That’s what the Fed says when confronted with the facts, which showed the CPI over 4% last month and that number is a drastically low estimate of inflation since it says things like “Netflix was $13 last month and this month it’s $15 but, since they added 10% more shows (in Turkish), we’re only going to count that at an 0.70 price increase.”
These are called Quality Adjustments and that’s why, if your computer costs 10% more than your last model but it has 10% more memory and 10% more processing power – it’s considered to be the same price – even if you have no desire for the extra memory or power. Think about your IPhone, the original ones has 256 Megabytes of memory – now they have 256 Gigabytes of memory – that’s 1,000 times more so your phone is 1,000 times less expensive than you think it is – less than $2 in 2007 prices. The fact that you actually pay $1,200 for it is simply a mathematical inconvenience ignored by the Government.
According to the BLS, the price of computers is only 39% of what it was in 2007. Are consumers really paying 60% less for computers today than they did in 2007? Of course not. Track any computer that has remined in production for the last 12 years, and you’ll see that none of them have gone down in price. The only reason why BLS argues that computer prices have declined 61% since 2007 is because today, you can get a $400 computer as fast as the $1000 computer in 2007.
According to CPI, inflation in new cars and trucks is 47% since 1982. At the same time, according to the industry analysts at Kelly Blue Book, the average transaction price for a new light vehicle is $37,185 in May 2019. Yet in early 1980s, the price of a Porsche 911 Super Carrera was only $20,775. The price of a mid-trim Honda Accord was only $8,549. $37,185/1.47 = $25,295. If I had $25,295 in 1982, I could purchase almost any car on the market outside of top tier flagships and supercars. How is it, that the average price of a car today, deflated to 1982 levels, would allow me to buy almost anything from a Porsche, Mercedes-Benz or Cadillac dealer?
In 2010, Ford’s V6 Mustang made ~200hp, and the Mustang GT made ~300hp. The v6 coupe sold for $21,395, while the GT coupe sold for $28,395. In 2011, Ford updated the engines in the Mustang lineup. The old crappy “boat anchor” v6 disappeared, while the new v6 made ~300hp and the new GT made ~400hp. In 2011 the v6 Mustang sold for $22,145 while the GT sold for $29,645. In this example, consumers would understand it as the price of the Mustang went up. However, when calculating CPI, the BLS would argue that the price of the Mustang went down. After all, now you can get the same amount of power out of a $22,145 v6 Mustang as you previously did out of the $28,395 GT!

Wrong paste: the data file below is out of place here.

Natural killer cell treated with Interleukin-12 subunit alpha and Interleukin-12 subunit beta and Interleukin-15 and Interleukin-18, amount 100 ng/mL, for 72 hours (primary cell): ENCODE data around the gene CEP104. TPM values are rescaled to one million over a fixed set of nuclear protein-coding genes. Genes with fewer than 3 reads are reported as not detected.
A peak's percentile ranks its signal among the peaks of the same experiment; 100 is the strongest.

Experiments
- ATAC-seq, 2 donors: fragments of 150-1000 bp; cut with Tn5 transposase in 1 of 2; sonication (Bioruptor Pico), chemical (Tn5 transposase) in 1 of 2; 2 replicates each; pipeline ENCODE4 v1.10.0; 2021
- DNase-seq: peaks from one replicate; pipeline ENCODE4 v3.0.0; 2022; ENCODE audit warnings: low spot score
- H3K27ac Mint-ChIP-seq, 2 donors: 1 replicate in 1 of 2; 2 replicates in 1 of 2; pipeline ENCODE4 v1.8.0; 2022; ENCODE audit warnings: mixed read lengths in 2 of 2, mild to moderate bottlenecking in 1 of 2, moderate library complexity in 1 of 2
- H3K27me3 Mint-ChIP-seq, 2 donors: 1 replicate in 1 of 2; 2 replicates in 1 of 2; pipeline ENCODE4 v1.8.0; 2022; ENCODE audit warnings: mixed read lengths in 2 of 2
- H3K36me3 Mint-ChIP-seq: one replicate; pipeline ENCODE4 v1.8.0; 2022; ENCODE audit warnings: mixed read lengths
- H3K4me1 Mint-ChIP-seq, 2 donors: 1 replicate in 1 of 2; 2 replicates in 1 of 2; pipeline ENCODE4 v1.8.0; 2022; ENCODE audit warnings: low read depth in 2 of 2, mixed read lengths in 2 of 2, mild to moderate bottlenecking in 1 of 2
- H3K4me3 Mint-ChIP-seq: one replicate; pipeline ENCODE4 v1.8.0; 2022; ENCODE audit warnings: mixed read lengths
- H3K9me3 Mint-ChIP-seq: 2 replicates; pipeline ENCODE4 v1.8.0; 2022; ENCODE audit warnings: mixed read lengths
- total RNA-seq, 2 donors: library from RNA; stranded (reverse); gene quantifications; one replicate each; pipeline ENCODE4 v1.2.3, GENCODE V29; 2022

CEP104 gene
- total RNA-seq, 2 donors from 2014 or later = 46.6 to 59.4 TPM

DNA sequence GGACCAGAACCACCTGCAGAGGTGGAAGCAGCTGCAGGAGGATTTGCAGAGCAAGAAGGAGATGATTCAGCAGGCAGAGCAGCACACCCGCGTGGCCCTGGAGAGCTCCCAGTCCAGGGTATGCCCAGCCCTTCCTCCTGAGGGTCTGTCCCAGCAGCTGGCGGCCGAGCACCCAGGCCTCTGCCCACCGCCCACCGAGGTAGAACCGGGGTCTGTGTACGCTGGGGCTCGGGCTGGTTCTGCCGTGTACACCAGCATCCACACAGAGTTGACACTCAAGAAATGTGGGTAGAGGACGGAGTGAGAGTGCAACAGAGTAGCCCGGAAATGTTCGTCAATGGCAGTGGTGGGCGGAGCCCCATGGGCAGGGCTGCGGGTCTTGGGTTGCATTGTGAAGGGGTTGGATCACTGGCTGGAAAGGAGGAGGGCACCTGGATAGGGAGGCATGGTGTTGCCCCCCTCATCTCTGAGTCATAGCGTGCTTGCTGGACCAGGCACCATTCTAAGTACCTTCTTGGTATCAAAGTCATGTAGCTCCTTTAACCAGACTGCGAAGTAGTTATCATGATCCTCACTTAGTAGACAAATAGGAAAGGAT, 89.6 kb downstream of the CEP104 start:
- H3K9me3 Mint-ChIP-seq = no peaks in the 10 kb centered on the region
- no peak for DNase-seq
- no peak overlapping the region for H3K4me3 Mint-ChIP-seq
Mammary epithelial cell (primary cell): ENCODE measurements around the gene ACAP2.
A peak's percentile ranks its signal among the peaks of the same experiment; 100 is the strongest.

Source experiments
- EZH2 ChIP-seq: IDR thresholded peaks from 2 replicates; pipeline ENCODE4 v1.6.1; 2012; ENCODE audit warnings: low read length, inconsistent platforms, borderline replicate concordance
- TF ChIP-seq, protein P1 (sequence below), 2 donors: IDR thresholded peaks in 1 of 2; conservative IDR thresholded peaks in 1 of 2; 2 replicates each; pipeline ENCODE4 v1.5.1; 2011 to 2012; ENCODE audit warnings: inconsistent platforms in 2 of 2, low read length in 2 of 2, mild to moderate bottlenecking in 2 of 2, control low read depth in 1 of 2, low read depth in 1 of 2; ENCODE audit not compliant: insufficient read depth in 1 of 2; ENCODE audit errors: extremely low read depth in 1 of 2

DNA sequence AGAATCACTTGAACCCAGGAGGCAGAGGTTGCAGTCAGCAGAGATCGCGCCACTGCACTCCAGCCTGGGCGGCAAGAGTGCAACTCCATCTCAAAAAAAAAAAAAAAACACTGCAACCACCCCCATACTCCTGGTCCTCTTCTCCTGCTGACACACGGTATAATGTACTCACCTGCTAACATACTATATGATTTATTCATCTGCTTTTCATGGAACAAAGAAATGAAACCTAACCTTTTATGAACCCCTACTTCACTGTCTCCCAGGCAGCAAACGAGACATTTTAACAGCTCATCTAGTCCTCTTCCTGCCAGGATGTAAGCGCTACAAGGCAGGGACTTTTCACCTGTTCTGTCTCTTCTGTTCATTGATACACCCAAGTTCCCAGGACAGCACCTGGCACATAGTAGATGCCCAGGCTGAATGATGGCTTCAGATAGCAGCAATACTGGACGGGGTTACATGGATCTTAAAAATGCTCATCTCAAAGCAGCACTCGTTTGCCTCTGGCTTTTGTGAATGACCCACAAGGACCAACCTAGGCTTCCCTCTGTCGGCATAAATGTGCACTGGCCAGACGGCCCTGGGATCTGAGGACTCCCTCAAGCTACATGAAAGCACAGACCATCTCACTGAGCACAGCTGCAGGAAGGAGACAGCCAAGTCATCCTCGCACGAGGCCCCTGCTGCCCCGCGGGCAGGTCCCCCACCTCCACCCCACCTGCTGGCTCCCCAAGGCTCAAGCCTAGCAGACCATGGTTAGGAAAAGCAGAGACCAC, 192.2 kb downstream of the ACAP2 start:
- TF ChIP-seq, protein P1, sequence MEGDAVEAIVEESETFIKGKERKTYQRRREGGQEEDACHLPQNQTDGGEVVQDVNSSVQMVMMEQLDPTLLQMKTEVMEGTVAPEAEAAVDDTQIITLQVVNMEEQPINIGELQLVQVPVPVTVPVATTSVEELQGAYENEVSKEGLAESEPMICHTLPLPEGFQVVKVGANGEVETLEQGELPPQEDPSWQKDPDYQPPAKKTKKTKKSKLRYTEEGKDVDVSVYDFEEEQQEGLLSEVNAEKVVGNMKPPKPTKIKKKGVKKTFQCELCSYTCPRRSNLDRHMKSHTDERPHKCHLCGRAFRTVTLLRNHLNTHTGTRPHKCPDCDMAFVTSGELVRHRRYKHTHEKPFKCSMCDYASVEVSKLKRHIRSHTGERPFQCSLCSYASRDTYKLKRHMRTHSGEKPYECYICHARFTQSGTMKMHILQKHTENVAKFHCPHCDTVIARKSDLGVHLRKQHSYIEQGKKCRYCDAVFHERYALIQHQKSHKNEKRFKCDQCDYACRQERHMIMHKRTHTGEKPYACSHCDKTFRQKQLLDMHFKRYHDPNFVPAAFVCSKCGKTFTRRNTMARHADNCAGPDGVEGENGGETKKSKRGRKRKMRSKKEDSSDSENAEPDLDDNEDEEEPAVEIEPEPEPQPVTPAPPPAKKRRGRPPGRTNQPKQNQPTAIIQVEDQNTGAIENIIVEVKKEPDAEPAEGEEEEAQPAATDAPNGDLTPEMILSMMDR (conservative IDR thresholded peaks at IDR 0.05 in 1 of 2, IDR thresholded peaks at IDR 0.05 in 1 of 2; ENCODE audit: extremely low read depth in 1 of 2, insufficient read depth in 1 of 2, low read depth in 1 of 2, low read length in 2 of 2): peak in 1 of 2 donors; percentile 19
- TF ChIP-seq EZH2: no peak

This is all complete and utter BS and these are vitally important numbers. The CPI is used to determine how large your Social Security check should be or Disability Payments or Unemployment payments but it’s also used to calculate our GDP and the lower CPI gives us a higher GDP so the system feeds in on itself to completely distort the image of our economy and that then affects investing decisions, long-term planning, Government Spending, etc.
8:30 Update: Consumer Prices were indeed up 5% in May (year over year) but that hasn’t stopped the market from flying higher. The action is summed up here:
“As long as we’ve got cheap money, we’ve got a savings glut, not just in the West but in Asia. I think there is decent support for stocks,” said Jane Foley, head of foreign-exchange strategy at Rabobank. “I don’t imagine there is going to be a really serious downturn.”
Inflation is not INITIALLY bad for the market but it becomes an issue if it’s persistent and the Fed insists all this inflation is “transitory” but we have a 30-year Bond Auction at 1pm and we’ll see how transitory the bond investors think inflation is. 30-year notes pay 2.395%, not even 1/2 the current rate of actual inflation – even as incorrectly measured as our CPI data. What will be more interesting is tomorrow’s Consumer Confidence Report (10am) – we’ll see if the average consumer is concerned about inflation yet.
Another issue about to hit the news cycle is Climate Change, which we talked about yesterday. Biden is in Europe to attend the G7 Summit and a lot of expensive items are going to be discussed like fighting Corona Globally (yes, it’s still a thing) and committing Trillions of Dollars to combating Climate Change – and where is that money going to come from?
Oil (/CL) is back at $70.50 this morning, that’s a good line to short ($72.50 on Brent (/BZ)) and S&P (/ES) 4,250 is not likely to hold either.